Ex-employee sues state, alleges problems at Western State Hospital

A man who worked at Western State Hospital in Lakewood for five months last year has sued the state, contending his superiors retaliated against him after he reported alleged abuses at the hospital, including patients being served expired food.

James Beck, lawyer for plaintiff Michael Quayle, filed the lawsuit in Pierce County Superior Court last week.

Quayle, who was fired from his job at the mental health hospital in November, seeks an undisclosed dollar amount for lost wages and other damages.

He also has asked to be rehired and for a special investigator to be appointed to look into what his lawsuit calls “systemic problems” at the hospital.

Quayle’s attorney, of the law firm Gordon Thomas Honeywell, occasionally represents The News Tribune.

“Western State Hospital retaliated against plaintiff in a number of ways, including, but not limited to, creating a hostile work environment, refusing to implement policies and ultimately terminating plaintiff,” his lawsuit contends.

Quayle said he also was subject to discrimination because of his sexual orientation, including being called “a faggot” by a co-worker.

John Wiley is a spokesman for the Department of Social and Health Services, which runs the hospital.

He said he could not comment on the specifics of Quayle’s claims but said the agency generally supports people of all sexual orientations and requires employees to report abuses they see.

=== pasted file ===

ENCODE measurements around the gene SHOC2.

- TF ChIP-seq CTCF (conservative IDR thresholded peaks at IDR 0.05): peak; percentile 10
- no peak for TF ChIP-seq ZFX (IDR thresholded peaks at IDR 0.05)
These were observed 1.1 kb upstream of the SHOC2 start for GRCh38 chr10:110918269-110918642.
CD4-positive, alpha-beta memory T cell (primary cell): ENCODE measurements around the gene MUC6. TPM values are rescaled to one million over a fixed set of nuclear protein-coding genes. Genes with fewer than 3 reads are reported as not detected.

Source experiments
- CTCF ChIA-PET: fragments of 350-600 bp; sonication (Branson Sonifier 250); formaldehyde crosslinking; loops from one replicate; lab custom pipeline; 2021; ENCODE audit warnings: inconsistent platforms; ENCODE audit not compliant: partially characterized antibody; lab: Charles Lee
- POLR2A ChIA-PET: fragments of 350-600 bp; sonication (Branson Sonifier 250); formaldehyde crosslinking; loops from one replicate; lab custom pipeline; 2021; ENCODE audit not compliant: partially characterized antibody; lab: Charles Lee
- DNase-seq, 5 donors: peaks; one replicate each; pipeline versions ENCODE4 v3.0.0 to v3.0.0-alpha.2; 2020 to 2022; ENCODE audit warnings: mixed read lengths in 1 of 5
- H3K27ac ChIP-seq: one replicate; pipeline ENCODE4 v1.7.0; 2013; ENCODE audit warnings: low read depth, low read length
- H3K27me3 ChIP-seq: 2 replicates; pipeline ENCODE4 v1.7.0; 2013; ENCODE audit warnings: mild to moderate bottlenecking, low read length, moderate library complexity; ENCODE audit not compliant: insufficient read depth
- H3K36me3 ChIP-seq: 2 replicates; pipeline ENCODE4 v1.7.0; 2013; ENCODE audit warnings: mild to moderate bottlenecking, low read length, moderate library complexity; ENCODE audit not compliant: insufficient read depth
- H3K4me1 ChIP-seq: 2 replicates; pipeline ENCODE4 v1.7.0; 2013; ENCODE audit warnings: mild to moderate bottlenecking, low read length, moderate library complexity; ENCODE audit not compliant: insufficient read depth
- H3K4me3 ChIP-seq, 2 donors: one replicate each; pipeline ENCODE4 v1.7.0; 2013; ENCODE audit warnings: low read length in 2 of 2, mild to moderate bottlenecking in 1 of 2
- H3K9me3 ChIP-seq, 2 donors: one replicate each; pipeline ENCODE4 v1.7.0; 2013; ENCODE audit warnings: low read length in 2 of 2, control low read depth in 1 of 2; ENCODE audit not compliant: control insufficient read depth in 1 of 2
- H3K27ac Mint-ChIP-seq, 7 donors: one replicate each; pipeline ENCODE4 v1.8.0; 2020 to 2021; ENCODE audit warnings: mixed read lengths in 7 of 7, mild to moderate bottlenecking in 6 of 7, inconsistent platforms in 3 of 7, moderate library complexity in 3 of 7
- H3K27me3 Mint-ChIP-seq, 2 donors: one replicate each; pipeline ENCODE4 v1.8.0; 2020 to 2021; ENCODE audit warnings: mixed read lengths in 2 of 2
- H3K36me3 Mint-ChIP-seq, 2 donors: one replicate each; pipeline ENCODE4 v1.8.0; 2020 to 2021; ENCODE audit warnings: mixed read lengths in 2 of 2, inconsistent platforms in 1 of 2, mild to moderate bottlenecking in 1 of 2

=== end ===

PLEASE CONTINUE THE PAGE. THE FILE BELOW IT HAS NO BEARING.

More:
“No team member would be disciplined for their orientation or for reporting service delivery issues,” Wiley said. “In fact, team members can be disciplined for failing to report service delivery issues or failure to comply with nondiscrimination policies.

“It is always possible some individual could act outside our rules; however, we have a strong investigatory process with strong nonretaliation protections for reporters to protect against this.”

Wiley confirmed Quayle worked at Western State from June to November 2014 and was paid an annual salary of nearly $46,000 to help coordinate care for developmentally disabled patients.

Quayle contends that not long after beginning work at the hospital he heard that patients were being served meat that was beyond its expiration date or “poorly stored.”

He said he later observed “that Western State Hospital had expired food to serve to patients.”

His lawsuit includes a photograph of a package of chicken gizzards and hearts with a sell-by date of Sept. 9, 2013. Quayle contends the package was part of the food intended to be served to patients.